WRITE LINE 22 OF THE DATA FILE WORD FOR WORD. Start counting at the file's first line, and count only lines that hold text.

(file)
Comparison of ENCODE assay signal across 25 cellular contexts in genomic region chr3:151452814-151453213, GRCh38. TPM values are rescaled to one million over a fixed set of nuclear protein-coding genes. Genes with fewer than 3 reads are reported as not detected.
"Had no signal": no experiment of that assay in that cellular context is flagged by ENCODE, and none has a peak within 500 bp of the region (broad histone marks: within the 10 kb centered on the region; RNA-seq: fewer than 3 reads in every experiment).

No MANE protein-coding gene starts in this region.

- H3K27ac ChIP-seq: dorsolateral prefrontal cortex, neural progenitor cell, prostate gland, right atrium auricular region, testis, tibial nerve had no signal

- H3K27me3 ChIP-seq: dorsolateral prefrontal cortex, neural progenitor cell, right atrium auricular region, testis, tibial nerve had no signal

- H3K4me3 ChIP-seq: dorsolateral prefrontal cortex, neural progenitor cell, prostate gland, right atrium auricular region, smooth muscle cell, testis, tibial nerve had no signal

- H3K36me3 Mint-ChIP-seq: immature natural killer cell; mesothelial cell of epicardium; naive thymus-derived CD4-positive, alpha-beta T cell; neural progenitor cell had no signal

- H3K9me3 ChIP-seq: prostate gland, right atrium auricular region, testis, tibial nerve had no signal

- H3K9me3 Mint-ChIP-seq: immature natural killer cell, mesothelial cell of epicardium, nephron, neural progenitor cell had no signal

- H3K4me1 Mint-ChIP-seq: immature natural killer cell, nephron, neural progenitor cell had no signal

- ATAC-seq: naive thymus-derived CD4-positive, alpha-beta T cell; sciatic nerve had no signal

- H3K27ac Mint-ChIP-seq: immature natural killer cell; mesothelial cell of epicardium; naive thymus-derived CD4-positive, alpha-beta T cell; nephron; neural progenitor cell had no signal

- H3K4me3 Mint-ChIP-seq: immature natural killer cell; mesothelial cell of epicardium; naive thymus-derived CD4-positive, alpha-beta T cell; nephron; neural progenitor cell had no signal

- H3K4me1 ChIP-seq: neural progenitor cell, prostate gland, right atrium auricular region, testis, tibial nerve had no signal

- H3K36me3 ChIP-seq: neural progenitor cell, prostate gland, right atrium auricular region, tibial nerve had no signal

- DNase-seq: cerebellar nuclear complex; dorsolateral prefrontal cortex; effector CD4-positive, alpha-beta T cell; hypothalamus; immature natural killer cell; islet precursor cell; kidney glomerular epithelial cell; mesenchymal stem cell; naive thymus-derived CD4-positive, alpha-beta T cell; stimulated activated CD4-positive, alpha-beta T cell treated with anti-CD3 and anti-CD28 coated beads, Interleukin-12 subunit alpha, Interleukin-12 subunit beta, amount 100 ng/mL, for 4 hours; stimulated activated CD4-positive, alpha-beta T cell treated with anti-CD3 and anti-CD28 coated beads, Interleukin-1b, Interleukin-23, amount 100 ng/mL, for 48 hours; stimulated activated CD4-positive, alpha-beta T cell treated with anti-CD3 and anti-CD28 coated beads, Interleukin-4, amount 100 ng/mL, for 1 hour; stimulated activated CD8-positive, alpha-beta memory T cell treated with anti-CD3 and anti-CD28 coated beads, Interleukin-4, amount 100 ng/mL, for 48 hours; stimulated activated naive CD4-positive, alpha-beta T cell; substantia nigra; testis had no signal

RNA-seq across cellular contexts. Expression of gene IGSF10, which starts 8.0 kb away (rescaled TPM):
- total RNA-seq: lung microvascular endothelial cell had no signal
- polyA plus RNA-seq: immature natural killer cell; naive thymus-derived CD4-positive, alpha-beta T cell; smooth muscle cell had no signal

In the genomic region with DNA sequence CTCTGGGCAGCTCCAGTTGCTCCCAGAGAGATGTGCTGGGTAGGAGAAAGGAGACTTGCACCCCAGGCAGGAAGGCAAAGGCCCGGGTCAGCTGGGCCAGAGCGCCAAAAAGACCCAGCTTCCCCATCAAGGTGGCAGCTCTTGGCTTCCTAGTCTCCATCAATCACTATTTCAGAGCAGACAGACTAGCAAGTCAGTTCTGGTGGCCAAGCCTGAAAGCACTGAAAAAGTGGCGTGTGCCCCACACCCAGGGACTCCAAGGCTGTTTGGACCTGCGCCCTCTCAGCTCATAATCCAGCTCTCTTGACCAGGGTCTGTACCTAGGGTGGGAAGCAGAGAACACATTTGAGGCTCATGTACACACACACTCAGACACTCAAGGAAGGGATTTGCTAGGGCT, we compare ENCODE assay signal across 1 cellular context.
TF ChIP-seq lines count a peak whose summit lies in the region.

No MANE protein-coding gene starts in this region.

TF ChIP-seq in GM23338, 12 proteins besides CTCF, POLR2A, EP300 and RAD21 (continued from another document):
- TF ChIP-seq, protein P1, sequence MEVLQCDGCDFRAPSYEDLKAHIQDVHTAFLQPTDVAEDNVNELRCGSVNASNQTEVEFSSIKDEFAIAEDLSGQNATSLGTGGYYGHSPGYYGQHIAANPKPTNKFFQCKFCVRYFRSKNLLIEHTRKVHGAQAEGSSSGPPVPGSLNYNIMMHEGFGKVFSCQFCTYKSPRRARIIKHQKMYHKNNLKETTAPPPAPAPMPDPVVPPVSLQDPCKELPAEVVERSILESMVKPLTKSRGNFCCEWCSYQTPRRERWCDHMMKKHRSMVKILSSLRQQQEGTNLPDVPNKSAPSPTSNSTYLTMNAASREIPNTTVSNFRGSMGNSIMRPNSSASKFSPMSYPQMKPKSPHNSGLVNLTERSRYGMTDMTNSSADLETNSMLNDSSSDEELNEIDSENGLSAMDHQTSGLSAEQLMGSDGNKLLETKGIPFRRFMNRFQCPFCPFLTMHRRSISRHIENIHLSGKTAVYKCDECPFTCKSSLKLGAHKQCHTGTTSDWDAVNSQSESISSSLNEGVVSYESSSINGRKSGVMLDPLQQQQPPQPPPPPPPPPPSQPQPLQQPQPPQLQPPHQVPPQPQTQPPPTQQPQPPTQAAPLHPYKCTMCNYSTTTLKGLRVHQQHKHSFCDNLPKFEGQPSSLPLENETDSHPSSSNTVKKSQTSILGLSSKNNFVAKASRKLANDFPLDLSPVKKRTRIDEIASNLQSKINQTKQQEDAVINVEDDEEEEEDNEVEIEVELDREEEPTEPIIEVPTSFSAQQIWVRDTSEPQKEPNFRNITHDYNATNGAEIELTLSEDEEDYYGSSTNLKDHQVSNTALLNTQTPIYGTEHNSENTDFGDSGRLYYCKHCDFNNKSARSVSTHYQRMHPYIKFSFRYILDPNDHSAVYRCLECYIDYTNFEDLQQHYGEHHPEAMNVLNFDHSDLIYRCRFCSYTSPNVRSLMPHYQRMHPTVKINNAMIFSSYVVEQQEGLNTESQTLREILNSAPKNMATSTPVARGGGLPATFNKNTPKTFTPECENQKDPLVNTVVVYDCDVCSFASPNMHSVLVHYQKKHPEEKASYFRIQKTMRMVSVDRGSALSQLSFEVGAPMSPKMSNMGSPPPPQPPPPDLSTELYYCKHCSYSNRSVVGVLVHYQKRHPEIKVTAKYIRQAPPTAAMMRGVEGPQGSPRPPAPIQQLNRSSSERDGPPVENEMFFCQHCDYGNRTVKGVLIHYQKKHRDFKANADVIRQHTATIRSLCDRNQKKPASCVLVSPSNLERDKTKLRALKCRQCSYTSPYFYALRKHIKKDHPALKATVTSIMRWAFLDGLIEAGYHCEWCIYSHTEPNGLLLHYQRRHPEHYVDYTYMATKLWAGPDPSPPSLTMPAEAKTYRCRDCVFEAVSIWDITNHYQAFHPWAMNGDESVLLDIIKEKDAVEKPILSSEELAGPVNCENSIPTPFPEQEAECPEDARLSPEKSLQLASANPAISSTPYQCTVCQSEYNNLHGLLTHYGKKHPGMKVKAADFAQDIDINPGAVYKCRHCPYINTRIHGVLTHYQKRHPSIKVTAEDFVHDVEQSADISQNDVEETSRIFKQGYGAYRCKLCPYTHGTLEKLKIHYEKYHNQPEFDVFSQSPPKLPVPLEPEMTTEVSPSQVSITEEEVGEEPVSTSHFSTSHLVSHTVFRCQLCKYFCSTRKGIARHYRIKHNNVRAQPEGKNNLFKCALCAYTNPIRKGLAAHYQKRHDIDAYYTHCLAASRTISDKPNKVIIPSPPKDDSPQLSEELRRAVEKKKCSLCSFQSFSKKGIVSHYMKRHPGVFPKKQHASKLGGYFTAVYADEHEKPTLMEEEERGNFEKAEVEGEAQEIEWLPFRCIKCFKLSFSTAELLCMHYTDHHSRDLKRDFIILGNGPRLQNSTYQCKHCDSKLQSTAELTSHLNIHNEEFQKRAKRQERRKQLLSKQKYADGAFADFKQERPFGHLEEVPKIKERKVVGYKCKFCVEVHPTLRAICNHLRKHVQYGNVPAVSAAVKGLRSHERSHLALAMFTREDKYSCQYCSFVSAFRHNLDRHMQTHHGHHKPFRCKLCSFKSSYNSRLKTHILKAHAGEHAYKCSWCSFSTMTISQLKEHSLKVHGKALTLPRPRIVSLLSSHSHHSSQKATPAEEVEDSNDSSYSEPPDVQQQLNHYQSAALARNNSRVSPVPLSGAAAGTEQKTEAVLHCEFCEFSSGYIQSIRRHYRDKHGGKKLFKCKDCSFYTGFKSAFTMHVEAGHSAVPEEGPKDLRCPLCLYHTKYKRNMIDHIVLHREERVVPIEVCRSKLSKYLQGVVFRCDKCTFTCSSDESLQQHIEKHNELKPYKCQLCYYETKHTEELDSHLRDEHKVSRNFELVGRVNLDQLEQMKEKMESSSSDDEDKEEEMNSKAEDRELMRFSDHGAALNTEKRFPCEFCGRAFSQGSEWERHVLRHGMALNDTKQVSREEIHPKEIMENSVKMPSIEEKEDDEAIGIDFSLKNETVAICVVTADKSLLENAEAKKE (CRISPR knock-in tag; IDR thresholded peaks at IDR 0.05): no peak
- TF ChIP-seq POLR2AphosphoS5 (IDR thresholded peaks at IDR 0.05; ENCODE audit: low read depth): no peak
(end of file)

No MANE protein-coding gene starts in this region.